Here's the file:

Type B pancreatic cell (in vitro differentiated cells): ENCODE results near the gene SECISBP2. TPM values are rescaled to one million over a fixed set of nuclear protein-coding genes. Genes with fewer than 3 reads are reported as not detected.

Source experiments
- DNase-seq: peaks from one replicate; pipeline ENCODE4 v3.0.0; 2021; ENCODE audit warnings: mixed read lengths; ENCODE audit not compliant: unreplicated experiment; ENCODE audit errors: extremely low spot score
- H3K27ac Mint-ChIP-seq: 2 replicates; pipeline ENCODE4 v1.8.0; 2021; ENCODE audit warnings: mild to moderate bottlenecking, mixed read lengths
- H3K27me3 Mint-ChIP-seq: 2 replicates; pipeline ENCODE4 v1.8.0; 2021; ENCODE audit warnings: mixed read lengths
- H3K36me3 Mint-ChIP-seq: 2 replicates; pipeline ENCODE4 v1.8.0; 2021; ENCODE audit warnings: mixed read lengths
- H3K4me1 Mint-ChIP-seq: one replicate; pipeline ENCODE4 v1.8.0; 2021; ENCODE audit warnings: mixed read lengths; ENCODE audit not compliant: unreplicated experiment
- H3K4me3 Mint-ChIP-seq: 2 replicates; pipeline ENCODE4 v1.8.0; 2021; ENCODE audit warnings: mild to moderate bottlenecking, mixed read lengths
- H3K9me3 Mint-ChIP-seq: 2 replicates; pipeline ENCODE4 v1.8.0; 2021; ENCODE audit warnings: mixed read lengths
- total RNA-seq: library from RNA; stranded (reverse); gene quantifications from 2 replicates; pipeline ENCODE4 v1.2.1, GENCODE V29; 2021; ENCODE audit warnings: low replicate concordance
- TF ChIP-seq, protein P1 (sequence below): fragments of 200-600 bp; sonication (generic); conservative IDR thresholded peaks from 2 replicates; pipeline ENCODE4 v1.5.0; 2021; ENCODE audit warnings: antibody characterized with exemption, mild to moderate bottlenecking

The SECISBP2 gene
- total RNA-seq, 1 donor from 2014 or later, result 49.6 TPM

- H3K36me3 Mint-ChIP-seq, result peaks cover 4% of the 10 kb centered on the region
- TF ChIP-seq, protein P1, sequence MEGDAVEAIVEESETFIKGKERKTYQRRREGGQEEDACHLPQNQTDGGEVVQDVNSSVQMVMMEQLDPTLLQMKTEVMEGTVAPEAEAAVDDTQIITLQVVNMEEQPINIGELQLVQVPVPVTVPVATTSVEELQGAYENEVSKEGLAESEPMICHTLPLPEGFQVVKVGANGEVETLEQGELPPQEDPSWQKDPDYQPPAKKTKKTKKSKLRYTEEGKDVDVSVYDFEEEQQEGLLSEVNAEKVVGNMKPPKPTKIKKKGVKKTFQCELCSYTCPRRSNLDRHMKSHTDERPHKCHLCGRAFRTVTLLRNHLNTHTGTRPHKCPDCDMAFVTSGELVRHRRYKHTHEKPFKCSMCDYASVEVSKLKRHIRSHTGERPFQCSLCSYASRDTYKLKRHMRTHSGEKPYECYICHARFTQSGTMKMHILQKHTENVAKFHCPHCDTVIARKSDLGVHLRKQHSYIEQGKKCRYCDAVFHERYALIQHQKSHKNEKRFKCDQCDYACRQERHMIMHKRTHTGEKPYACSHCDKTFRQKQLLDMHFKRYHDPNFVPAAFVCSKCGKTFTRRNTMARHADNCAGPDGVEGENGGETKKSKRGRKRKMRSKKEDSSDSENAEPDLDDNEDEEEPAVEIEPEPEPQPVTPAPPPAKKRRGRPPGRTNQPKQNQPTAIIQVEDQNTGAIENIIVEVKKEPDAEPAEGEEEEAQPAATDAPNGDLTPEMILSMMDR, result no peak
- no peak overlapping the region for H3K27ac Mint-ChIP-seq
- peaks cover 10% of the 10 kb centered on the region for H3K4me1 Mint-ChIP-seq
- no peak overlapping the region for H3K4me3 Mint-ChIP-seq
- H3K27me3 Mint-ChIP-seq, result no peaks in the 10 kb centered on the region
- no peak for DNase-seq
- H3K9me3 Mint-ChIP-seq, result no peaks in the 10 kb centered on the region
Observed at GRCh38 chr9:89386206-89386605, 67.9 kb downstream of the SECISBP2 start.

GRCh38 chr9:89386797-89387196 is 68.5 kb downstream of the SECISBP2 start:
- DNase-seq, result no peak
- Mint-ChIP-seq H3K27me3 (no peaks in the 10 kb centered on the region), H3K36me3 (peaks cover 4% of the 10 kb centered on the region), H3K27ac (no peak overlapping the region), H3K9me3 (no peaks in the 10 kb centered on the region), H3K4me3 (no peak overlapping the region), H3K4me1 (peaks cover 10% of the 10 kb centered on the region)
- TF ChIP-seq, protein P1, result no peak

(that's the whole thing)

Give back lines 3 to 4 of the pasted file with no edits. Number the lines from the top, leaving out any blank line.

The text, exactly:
- DNase-seq: peaks from one replicate; pipeline ENCODE4 v3.0.0; 2021; ENCODE audit warnings: mixed read lengths; ENCODE audit not compliant: unreplicated experiment; ENCODE audit errors: extremely low spot score
- H3K27ac Mint-ChIP-seq: 2 replicates; pipeline ENCODE4 v1.8.0; 2021; ENCODE audit warnings: mild to moderate bottlenecking, mixed read lengths